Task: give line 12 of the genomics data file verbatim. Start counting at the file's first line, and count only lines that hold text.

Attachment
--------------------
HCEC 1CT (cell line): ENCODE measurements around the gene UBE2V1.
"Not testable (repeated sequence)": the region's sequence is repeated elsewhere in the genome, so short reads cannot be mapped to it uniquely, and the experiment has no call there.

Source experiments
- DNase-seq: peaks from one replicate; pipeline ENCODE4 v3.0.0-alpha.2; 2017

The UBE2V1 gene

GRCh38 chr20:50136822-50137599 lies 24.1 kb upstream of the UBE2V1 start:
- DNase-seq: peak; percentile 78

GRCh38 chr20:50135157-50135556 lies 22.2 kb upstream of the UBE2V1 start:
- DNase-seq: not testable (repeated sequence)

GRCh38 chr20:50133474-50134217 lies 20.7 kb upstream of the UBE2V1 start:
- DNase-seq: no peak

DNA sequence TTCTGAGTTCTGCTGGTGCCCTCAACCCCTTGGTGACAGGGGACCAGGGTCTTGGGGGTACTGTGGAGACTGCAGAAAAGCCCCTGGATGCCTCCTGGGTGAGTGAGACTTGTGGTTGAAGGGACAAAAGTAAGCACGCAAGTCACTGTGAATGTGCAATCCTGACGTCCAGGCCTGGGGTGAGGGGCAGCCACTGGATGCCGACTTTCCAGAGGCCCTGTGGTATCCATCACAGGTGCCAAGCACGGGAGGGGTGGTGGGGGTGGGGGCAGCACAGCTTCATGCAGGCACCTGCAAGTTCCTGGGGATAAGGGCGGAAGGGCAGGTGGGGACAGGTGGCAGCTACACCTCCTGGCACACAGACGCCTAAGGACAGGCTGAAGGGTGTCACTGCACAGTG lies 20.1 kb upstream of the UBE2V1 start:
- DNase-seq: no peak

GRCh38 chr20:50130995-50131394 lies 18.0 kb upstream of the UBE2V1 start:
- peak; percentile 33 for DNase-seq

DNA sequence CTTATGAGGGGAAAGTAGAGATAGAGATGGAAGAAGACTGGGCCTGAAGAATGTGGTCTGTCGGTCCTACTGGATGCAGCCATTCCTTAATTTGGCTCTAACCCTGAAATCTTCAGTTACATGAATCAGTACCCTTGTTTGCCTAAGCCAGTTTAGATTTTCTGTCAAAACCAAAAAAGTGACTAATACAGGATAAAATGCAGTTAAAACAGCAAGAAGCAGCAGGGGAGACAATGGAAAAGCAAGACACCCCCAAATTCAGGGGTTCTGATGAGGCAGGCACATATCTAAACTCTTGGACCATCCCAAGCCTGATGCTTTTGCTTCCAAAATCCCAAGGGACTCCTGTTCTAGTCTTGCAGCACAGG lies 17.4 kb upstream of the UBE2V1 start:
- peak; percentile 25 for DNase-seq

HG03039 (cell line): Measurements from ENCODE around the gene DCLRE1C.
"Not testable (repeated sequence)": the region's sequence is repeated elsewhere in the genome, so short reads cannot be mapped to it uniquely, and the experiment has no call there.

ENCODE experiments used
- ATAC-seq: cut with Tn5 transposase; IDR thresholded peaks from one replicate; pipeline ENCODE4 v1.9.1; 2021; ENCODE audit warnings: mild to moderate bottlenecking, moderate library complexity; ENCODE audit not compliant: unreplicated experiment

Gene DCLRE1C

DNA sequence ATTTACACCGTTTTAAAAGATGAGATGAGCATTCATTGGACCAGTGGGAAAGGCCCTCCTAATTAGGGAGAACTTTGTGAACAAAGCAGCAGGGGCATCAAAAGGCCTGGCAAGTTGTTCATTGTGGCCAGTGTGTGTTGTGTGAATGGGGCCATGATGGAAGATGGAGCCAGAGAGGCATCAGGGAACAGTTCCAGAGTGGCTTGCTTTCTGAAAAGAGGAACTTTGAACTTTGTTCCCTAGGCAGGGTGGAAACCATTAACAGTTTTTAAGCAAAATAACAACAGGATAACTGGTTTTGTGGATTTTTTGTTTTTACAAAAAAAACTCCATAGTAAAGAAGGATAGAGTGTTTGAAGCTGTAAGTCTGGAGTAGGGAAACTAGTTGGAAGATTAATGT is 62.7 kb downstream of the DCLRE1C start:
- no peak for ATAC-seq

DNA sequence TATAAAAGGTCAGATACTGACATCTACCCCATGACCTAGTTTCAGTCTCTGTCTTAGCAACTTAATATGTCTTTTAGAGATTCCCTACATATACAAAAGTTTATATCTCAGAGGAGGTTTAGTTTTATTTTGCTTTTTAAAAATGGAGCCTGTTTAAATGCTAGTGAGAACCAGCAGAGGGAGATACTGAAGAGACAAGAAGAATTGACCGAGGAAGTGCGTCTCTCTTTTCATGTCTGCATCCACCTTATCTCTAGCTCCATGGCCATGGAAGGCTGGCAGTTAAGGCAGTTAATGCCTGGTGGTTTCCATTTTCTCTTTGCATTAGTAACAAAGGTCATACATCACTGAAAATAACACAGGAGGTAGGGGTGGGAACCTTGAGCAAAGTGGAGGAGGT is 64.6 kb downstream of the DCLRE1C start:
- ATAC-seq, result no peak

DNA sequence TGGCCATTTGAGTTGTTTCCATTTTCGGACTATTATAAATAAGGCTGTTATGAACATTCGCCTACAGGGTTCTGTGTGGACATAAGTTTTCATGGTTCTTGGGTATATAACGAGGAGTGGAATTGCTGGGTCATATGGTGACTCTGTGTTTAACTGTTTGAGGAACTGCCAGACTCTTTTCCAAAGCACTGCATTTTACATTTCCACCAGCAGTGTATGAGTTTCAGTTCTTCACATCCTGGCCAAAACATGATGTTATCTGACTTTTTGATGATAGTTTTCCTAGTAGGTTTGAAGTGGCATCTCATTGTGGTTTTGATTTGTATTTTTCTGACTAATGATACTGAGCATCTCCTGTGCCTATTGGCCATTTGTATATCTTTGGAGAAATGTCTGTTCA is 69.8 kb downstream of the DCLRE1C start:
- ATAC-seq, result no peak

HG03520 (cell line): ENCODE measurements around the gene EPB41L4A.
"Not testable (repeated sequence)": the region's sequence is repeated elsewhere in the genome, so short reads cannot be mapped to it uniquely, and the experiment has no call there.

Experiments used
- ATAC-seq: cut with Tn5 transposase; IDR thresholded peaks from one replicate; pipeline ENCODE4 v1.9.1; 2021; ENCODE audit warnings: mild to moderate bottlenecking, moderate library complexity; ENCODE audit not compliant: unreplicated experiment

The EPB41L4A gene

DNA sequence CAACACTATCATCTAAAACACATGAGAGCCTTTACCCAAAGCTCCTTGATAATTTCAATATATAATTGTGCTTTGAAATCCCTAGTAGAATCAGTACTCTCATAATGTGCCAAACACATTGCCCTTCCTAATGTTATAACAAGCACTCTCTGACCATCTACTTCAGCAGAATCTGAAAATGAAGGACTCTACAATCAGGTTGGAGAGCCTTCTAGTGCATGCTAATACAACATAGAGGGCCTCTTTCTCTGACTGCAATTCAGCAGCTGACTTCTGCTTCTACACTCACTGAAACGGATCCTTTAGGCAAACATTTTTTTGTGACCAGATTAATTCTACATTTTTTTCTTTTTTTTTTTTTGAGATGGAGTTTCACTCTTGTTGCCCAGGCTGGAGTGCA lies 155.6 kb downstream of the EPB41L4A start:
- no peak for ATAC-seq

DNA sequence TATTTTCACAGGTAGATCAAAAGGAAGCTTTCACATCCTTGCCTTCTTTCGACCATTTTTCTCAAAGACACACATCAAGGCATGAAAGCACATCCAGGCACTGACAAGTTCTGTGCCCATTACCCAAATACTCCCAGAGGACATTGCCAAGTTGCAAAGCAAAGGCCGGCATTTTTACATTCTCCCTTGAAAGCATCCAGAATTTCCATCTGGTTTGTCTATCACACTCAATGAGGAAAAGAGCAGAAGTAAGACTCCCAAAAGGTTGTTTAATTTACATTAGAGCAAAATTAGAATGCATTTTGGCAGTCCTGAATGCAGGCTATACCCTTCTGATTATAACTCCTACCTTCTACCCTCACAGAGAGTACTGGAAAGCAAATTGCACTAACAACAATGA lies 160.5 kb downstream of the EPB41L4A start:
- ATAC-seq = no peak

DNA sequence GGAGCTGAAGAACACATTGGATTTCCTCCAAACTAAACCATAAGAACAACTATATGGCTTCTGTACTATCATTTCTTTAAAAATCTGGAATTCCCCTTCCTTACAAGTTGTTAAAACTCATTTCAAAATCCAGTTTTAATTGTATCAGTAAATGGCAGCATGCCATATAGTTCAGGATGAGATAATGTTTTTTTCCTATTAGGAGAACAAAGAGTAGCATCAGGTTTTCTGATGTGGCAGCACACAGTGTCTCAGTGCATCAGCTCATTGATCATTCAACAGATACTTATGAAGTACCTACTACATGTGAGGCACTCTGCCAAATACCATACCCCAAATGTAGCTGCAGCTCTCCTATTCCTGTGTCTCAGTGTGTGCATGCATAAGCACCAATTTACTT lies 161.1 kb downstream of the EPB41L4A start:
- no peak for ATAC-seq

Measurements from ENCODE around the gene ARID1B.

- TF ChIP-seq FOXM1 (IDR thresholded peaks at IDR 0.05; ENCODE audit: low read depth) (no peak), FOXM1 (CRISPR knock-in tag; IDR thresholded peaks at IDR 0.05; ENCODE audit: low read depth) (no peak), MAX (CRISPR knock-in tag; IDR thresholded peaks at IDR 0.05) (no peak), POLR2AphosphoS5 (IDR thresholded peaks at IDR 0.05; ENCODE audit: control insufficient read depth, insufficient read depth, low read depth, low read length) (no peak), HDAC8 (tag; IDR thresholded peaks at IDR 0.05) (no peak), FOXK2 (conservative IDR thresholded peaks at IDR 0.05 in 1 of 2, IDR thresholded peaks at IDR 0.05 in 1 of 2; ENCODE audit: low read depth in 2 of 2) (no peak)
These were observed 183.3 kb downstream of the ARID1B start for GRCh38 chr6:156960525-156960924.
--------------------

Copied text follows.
DNA sequence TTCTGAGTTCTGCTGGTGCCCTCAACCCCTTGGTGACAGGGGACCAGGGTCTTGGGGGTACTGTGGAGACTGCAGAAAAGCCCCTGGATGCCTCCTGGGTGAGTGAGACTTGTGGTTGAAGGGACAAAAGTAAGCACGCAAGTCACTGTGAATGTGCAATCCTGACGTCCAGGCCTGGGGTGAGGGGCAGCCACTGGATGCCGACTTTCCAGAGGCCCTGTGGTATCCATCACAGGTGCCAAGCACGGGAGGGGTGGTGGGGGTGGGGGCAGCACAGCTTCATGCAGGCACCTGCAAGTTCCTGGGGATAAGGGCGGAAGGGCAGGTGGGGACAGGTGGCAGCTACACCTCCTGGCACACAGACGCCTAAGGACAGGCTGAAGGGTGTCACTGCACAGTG lies 20.1 kb upstream of the UBE2V1 start: